With an eye toward spotting opportunities and avoiding calamity, some large healthcare companies are moving toward going live with ICD-10 early.
One of those companies is Sutter Health. The organization announced during a session at the AHIMA convention this week its intention to go live with ICD-10 on May 31, 2014.
[See also: Avoiding the ICD-10 claims backlog]
“We won’t be submitting claims to payers in ICD-10 but we will turn it on and physicians will be able to use it,” said Danielle Reno, ICD-10 program director for the health system.
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Many large health systems are likely to follow Sutter’s lead, said 3M Health Information Services vice president JaeLynn Williams said in an interview with Healthcare Finance News’ sister publication, Government Health IT, at the conference.
Many of the healthcare organizations that 3M works with are plotting similar avenues to ICD-10, even if they’re not stating it publicly, Williams said. What’s more, Williams estimated that 2 percent of healthcare organizations started doing so during the month of October, a full year out. Others will start with three or six months before the 2014 deadline.
Some of these providers, such as Lucile Packard Children’s Hospital in Palo Alto, Calif. are starting sooner to analyze the opportunities and spot potential problem areas, notably claims denials, as early as possible.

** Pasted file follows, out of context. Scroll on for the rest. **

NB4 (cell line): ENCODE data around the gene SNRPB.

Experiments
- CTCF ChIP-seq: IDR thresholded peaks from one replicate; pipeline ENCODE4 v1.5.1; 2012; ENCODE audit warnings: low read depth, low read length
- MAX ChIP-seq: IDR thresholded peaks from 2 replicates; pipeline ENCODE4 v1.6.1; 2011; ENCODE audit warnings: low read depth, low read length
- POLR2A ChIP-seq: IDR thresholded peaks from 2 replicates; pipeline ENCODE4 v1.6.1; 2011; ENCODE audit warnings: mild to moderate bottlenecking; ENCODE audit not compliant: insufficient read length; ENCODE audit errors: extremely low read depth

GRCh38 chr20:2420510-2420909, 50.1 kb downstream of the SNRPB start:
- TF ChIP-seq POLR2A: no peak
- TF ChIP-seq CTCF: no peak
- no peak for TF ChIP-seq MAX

While he did not commit to an early go-live date, Chris O’Dell, revenue cycle manager at Lucile Packard, explained that it has been tracking key performance indicators and denial metrics across five areas: clinical operations, decision support, information systems, the non-HIM revenue cycle and physician adoption and training.
The road to ICD-10 success of these organizations is paved with planning and testing.
One of O’Dell’s milestones was reaching 1,000 natively-coded cases that were coded in both ICD-9 and ICD-10 to see if there was any shift in the DRGs.
Sutter, with its 5,200 doctors, turned to physician engagement. “We focused on a tri-fold approach to physician education,” Reno said.
The first was awareness – many months of simply getting key staff and management on board and understanding the timelines and the financial impact to budgets.
To advance understanding, Sutter made available in July a series of 30 to 60 minute online educational videos focusing on clinical documentation improvement, relying on some employees as change agents for ICD-10 across 27 specialties.
The second thing was to enlist physician champions. “We knew we couldn't do [ICD-10] alone,” Reno explained. So they armed physicians with many privileges to take ICD-10 back into their departments every month to communicate out to their teams, ultimately flowing to specialists. Those physician champions also communicate all Sutter’s EHR changes to their teams.
Peer-to-peer training was the third piece. Reno and her team learned that doctors didn't want someone coming in who didn’t necessarily understand their specialty to train them for ICD-10. So, three weeks ago Sutter started offering all day back-to-back sessions and has thus far had “great success,” Reno said. “Once people heard about it, they wanted to come.”
Education and training are just some of the key pieces organizations need to do to get ready to go live with ICD-10, said Christine Armstrong, principal of Deloitte’s ICD-10 practice. She urged conferences attendees to pay attention to key performance indicators, payer collaboration, cross-mapping solutions, vendor readiness, systems remediation, as well as the sort of dual coding Sutter and Lucile Packard have undertaken.
“The lessons learned show that if you can even do a little bit of dual coding, even within the education modules, that is beneficial,” Armstrong said. “Those timelines are moving and you don’t get to control them.”
This story is based on a report published by Government Health IT.